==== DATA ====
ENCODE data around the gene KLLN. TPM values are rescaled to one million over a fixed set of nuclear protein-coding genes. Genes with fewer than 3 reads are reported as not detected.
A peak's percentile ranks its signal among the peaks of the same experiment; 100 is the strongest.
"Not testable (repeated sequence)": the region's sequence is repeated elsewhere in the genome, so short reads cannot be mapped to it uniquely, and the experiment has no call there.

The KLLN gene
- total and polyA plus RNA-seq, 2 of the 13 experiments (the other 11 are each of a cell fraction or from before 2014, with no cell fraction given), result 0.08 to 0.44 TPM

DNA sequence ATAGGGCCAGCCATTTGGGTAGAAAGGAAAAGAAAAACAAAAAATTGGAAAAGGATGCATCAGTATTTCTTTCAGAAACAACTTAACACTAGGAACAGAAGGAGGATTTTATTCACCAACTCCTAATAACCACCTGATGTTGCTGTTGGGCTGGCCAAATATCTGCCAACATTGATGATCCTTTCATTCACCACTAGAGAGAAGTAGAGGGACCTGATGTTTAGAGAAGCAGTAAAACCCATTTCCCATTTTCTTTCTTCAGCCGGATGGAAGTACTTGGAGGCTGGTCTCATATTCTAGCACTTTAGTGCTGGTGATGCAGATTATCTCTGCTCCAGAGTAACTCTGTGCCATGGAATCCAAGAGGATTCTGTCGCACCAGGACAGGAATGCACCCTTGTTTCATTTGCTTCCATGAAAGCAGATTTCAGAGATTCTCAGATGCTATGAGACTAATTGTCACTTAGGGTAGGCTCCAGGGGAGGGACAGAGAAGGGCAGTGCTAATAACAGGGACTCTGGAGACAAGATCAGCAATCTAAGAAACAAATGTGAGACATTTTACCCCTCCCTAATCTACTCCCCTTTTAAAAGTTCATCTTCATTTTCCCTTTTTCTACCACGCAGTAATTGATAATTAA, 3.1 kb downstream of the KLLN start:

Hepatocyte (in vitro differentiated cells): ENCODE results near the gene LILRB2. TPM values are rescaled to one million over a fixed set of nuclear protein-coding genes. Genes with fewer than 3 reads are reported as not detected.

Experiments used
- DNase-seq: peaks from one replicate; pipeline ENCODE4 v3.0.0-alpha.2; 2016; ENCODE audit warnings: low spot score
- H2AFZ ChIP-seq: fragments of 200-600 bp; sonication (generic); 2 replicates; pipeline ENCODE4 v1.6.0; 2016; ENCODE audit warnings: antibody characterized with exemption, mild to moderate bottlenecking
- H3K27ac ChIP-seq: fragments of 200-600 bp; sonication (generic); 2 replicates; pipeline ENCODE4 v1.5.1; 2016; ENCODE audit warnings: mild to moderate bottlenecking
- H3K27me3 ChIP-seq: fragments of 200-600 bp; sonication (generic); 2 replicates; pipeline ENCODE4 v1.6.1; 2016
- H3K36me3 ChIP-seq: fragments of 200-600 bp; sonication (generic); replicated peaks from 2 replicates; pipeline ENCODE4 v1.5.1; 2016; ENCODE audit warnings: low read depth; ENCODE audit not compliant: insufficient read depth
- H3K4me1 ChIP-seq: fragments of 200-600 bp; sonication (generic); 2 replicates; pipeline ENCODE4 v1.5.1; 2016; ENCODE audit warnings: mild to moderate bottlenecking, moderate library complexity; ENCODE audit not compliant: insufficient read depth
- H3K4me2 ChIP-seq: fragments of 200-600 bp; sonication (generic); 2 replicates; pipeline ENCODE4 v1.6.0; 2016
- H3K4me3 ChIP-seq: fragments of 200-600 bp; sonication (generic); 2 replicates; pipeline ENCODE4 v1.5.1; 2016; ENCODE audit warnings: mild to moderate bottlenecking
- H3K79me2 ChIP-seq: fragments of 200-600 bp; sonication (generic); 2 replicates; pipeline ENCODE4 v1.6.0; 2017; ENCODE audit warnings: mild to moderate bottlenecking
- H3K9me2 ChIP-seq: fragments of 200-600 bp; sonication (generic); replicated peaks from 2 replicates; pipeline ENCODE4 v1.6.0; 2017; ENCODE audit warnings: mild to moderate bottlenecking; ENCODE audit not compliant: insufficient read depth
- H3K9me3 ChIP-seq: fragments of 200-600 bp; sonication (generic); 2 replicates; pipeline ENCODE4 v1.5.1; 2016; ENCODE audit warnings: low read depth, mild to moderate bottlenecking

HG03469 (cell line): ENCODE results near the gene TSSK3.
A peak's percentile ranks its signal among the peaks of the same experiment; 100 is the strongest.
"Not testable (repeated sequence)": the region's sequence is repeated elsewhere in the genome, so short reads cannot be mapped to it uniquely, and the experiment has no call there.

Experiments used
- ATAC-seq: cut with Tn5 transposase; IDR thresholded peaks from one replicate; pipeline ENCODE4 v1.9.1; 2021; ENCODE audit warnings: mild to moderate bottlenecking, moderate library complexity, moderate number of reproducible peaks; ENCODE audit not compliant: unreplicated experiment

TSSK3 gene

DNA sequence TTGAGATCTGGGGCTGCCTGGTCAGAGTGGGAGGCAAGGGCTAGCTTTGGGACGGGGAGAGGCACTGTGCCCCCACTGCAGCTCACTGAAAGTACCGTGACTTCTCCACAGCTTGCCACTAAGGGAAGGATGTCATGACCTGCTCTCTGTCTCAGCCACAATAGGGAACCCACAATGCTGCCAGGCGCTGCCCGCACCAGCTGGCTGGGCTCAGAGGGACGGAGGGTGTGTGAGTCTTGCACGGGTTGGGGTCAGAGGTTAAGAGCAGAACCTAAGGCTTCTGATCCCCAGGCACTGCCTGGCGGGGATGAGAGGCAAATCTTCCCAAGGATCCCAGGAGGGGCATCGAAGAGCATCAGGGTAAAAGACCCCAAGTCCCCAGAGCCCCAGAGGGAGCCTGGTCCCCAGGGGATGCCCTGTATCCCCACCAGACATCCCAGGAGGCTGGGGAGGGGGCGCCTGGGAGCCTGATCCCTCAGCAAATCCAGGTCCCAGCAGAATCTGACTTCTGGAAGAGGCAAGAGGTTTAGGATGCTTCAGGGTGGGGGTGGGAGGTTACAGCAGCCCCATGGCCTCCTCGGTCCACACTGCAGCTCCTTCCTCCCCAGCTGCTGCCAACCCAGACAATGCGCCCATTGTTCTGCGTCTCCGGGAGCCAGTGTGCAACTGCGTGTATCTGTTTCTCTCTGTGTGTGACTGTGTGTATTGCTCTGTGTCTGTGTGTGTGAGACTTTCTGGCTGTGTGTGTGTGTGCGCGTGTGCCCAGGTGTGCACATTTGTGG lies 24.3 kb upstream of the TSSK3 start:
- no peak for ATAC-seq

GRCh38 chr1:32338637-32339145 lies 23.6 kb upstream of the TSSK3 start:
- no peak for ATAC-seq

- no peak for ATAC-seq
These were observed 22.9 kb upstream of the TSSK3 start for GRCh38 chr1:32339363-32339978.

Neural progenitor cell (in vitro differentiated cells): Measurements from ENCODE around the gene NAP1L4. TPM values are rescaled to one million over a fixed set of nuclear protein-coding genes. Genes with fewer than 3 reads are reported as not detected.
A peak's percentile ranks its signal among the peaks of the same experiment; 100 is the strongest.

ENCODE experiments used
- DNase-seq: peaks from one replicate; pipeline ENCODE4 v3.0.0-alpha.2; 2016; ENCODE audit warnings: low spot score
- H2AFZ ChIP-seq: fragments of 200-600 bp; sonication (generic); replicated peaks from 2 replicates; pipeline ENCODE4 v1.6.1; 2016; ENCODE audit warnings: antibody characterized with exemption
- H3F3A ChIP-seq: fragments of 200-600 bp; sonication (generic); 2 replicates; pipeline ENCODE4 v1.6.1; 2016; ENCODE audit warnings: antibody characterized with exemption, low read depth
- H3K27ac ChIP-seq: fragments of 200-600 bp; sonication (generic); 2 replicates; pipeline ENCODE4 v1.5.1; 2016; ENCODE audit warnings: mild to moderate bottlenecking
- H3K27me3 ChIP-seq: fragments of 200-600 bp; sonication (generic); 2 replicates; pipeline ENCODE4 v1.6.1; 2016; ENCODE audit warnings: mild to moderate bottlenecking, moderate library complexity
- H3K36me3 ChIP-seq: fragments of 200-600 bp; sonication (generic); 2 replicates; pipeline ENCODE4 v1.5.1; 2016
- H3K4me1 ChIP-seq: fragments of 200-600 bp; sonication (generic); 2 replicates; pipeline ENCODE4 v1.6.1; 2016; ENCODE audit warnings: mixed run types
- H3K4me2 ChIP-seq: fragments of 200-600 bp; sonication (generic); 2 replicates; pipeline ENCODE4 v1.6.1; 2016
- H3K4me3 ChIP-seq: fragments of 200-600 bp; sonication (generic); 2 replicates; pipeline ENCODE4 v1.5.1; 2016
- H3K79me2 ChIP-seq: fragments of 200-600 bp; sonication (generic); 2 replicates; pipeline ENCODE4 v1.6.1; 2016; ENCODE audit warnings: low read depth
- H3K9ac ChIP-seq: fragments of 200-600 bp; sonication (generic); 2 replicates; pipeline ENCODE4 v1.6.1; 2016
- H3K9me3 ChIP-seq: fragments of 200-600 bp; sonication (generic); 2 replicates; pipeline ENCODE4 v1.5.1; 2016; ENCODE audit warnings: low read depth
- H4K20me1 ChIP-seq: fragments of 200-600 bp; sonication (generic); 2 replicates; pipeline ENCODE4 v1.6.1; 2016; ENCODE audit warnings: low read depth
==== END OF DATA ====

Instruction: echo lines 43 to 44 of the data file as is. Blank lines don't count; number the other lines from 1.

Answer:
- H3K4me3 ChIP-seq: fragments of 200-600 bp; sonication (generic); 2 replicates; pipeline ENCODE4 v1.5.1; 2016
- H3K79me2 ChIP-seq: fragments of 200-600 bp; sonication (generic); 2 replicates; pipeline ENCODE4 v1.6.1; 2016; ENCODE audit warnings: low read depth